The good news is the dead roaches can help you locate the nests, making it easier to remove the infestation. To check, shine a torch where you suspect cockroach nests to be at night. You’re more likely to see live roaches in the dark.
Dead cockroaches also indicate that your home is primed for cockroaches. If you were previously unaware that you have an infestation, dead roaches mean you have ample:
These are the things that cockroaches need to survive, and they won’t leave until these things are gone or you eradicate the colony.
How To Pick Up a Dead Cockroach
Before disposing of a dead cockroach, you need to understand the best methods for picking one up. You shouldn’t use your bare hands, as you risk disease-causing bacteria getting onto your skin. Even dead roaches are a serious health hazard, so take the following steps to protect yourself:
The best way to protect your hands is by wearing gloves. Either reusable or disposable plastic gloves are suitable for handling cockroaches – just be sure to throw them away or clean them with soap and water straight after you’ve used them. If you want to use them for cleaning again, you’ll need to use bleach to remove any lingering bacteria.
Use Paper Towels
If you don’t have gloves to hand, you can use paper towels. Either thick kitchen towels or toilet paper is suitable, as long as you’re careful not to let your skin touch the dead roach. Flush toilet paper away immediately or bin the kitchen towel in your outdoor garbage can prevent yourself from accidentally touching it.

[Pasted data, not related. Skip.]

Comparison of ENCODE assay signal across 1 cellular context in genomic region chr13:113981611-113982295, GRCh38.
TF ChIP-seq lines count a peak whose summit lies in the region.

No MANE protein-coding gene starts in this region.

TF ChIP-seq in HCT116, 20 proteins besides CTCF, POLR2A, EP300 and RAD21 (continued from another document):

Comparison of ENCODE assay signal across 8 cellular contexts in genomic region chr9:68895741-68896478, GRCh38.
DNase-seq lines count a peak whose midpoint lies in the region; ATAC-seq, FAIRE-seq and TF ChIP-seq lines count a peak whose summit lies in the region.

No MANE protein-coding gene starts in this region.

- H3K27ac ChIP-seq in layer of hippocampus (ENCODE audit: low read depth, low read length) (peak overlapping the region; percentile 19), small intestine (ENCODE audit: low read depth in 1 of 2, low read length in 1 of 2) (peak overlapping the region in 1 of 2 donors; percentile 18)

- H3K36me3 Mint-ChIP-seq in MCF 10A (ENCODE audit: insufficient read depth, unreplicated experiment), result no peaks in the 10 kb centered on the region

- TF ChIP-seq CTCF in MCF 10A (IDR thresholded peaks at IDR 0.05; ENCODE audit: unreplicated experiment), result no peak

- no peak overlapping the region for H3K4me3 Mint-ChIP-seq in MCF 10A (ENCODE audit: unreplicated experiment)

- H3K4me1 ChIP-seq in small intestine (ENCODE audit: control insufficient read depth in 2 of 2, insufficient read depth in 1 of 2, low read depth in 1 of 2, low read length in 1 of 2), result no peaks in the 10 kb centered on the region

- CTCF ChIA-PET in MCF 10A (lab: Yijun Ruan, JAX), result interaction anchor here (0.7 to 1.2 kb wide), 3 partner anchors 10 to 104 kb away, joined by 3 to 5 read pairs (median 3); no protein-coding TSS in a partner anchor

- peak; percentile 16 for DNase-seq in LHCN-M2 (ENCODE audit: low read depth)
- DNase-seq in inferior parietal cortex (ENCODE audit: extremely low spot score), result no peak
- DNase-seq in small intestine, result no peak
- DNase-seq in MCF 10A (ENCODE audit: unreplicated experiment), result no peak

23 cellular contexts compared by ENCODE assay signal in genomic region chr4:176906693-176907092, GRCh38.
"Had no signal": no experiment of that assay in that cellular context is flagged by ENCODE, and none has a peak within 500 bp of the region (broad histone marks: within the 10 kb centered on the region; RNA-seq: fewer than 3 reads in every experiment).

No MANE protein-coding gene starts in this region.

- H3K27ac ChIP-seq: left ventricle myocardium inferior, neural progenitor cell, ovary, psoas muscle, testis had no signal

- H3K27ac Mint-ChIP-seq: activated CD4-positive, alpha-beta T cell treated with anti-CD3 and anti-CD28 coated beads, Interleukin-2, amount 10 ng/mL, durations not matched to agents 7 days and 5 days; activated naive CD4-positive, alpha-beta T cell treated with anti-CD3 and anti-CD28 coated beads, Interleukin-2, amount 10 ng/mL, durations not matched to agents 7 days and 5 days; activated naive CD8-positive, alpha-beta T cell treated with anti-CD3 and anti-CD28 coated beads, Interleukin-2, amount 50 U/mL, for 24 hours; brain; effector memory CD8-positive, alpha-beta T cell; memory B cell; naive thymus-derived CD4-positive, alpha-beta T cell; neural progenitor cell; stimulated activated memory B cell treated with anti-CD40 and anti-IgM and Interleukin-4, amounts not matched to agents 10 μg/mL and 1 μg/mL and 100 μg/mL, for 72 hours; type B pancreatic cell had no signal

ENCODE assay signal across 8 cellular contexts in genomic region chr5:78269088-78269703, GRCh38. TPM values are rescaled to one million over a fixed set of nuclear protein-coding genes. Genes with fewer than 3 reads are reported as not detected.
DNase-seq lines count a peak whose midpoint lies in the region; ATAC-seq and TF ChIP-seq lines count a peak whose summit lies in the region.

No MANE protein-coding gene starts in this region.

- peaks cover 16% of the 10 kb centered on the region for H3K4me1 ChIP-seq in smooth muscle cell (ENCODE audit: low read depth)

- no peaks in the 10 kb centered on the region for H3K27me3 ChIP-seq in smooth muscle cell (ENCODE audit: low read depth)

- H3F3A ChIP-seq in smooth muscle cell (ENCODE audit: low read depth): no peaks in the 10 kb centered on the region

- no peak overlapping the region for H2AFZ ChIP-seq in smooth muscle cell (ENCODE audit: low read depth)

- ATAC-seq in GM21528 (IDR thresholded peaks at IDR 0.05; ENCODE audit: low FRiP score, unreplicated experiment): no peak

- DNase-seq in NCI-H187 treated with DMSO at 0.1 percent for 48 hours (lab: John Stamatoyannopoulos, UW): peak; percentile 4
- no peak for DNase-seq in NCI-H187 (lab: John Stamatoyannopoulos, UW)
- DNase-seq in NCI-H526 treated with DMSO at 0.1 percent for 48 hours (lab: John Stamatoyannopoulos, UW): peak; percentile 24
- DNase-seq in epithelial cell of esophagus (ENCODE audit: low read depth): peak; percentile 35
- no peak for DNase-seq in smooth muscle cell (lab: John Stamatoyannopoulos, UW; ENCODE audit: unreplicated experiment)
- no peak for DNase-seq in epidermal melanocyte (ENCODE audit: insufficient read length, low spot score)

Use a Dustpan and Brush
Another option is to use a dustpan and brush to prevent direct skin contact. However, this handling method isn’t as sanitary as the other options because bacteria can coat the bristles, spreading germs. Bristles are also tricky to clean. If you plan to re-use your dustpan and brush, give them a thorough clean.
How To Get Rid of Dead Roaches
The next step is to safely get rid of deceased cockroaches to prevent them from contaminating any areas of your home. The best way to dispose of dead cockroaches is to do so immediately:
Make Sure the Roach Is Dead
It may surprise you to know that cockroaches play dead as a survival tactic to evade predators. They also suffer from tonic immobility, which essentially means they’re paralyzed and remain unresponsive when stimulated. This usually happens when a roach comes into contact with an insecticide.
For that reason, you should double-check that the roach is dead before you dispose of it. If you don’t and it’s playing dead, it can re-enter your home, breed, and eat your food, even after you’ve thrown or flushed it away. Either squish the roach or use an insecticide to make sure it’s genuinely dead.